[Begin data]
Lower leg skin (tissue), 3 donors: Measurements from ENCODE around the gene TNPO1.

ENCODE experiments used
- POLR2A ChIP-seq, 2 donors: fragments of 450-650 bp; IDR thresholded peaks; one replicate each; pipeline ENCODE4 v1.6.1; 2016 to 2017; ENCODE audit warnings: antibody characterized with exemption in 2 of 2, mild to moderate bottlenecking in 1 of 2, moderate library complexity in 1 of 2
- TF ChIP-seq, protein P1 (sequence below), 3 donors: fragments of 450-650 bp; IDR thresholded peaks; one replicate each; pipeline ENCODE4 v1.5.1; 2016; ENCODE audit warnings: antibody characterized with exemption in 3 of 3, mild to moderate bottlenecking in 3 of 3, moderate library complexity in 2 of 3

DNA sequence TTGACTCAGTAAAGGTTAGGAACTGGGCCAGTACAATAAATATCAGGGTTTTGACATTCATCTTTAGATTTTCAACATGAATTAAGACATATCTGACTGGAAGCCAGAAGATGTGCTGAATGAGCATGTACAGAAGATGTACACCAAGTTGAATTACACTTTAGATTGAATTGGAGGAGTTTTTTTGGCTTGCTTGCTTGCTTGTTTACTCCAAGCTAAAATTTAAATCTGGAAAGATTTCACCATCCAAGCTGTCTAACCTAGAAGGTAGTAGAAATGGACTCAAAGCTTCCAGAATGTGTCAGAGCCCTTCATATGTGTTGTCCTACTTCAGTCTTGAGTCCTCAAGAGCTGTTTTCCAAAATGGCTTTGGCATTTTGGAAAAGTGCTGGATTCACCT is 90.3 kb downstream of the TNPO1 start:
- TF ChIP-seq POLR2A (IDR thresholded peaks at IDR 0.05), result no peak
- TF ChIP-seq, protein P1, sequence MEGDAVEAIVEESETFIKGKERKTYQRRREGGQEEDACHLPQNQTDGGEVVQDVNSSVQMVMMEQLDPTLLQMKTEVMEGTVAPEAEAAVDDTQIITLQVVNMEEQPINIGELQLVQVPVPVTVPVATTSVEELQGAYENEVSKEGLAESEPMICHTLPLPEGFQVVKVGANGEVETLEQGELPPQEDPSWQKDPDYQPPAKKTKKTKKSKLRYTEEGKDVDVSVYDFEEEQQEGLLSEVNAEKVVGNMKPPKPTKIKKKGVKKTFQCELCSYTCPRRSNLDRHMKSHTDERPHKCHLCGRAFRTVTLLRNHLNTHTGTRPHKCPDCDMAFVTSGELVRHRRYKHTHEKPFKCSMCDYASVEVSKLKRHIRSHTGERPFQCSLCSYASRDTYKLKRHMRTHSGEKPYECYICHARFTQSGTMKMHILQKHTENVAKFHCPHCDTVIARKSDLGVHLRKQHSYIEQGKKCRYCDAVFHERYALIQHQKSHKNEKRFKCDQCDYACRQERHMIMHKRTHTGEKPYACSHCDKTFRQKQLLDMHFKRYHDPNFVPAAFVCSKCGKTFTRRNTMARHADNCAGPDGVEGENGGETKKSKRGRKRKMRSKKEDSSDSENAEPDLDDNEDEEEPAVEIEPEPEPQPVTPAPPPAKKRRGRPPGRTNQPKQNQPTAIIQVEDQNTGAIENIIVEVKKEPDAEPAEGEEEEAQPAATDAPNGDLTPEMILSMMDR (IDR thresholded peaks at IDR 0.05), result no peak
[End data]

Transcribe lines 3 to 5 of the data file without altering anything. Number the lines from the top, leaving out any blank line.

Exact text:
- POLR2A ChIP-seq, 2 donors: fragments of 450-650 bp; IDR thresholded peaks; one replicate each; pipeline ENCODE4 v1.6.1; 2016 to 2017; ENCODE audit warnings: antibody characterized with exemption in 2 of 2, mild to moderate bottlenecking in 1 of 2, moderate library complexity in 1 of 2
- TF ChIP-seq, protein P1 (sequence below), 3 donors: fragments of 450-650 bp; IDR thresholded peaks; one replicate each; pipeline ENCODE4 v1.5.1; 2016; ENCODE audit warnings: antibody characterized with exemption in 3 of 3, mild to moderate bottlenecking in 3 of 3, moderate library complexity in 2 of 3

DNA sequence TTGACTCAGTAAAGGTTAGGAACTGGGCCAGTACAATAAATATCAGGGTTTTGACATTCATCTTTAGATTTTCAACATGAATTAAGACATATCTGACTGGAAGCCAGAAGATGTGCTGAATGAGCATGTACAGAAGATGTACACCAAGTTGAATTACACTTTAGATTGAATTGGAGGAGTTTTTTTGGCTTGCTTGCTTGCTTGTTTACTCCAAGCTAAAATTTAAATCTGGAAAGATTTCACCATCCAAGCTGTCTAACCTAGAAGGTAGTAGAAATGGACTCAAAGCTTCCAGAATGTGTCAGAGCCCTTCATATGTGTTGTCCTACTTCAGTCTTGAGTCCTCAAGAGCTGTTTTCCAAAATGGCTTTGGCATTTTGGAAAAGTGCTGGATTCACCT is 90.3 kb downstream of the TNPO1 start: